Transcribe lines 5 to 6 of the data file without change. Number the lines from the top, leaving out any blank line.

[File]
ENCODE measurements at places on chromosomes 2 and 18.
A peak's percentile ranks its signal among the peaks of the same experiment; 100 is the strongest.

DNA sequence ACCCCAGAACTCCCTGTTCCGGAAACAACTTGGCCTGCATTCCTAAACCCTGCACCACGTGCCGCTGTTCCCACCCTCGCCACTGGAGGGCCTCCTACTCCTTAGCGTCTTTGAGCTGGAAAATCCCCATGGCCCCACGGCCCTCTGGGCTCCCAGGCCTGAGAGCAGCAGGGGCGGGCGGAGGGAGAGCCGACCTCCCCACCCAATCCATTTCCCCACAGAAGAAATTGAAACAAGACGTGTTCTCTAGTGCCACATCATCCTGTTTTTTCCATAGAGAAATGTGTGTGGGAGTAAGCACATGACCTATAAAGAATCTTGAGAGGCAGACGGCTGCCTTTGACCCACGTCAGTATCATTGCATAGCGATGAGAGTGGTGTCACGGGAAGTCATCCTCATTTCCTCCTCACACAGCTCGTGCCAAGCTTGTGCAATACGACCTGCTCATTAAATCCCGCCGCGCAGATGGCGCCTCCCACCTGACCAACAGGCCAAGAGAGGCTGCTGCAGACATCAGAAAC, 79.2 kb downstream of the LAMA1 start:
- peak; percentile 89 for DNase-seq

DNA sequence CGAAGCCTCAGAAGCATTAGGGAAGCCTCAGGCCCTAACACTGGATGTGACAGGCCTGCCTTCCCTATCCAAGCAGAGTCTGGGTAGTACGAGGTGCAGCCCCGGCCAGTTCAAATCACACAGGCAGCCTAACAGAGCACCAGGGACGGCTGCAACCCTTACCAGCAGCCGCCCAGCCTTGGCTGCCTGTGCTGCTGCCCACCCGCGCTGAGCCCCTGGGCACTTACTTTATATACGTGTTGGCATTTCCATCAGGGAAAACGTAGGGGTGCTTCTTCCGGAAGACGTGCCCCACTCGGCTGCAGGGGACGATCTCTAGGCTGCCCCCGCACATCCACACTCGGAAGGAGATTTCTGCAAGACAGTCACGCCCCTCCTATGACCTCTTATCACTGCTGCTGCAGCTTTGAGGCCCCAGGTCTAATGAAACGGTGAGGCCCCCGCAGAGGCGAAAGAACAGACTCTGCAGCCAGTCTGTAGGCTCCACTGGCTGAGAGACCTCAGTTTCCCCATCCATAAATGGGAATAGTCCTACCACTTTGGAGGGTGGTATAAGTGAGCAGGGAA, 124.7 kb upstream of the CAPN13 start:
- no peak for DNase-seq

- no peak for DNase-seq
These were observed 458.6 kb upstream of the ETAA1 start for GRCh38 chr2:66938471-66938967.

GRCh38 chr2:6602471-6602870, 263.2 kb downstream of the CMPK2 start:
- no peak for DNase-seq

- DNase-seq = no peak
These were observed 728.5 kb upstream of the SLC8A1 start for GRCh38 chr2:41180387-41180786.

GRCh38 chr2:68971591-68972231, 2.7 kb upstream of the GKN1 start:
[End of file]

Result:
DNA sequence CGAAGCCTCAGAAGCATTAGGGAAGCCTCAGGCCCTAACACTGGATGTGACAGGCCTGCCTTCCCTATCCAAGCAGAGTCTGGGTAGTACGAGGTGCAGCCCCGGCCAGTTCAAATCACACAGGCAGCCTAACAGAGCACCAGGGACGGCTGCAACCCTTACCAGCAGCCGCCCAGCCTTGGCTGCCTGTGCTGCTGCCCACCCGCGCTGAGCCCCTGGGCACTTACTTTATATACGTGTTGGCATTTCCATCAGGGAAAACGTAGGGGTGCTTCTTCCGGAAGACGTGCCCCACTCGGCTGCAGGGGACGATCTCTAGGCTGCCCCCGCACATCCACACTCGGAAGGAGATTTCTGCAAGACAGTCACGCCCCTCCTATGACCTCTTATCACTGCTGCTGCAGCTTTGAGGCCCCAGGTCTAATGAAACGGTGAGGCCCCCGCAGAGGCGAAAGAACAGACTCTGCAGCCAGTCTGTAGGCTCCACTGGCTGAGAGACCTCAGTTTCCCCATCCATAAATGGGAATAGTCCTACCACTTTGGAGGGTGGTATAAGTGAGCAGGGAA, 124.7 kb upstream of the CAPN13 start:
- no peak for DNase-seq